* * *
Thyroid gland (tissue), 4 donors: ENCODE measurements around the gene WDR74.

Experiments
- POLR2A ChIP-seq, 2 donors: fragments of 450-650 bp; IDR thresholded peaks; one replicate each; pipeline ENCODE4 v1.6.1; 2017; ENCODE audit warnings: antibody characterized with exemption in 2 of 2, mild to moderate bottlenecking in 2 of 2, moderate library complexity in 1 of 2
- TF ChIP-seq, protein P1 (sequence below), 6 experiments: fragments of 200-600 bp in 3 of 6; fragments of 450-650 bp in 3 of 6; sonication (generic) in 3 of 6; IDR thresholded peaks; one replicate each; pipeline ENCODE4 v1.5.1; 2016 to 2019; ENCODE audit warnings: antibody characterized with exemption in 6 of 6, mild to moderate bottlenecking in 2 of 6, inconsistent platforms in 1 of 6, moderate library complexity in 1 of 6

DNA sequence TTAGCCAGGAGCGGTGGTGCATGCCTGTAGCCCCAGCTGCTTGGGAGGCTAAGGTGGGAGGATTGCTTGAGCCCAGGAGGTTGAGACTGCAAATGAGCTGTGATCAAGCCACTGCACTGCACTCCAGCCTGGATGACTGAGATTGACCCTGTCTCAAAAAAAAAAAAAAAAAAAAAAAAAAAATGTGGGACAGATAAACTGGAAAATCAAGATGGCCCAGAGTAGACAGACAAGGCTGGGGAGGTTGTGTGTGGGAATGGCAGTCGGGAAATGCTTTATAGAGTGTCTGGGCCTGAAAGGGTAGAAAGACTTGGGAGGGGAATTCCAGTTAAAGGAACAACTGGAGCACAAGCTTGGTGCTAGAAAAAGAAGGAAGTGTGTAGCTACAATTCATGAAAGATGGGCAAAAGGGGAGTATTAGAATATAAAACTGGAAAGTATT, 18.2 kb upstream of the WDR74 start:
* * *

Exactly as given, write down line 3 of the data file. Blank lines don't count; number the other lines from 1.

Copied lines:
- POLR2A ChIP-seq, 2 donors: fragments of 450-650 bp; IDR thresholded peaks; one replicate each; pipeline ENCODE4 v1.6.1; 2017; ENCODE audit warnings: antibody characterized with exemption in 2 of 2, mild to moderate bottlenecking in 2 of 2, moderate library complexity in 1 of 2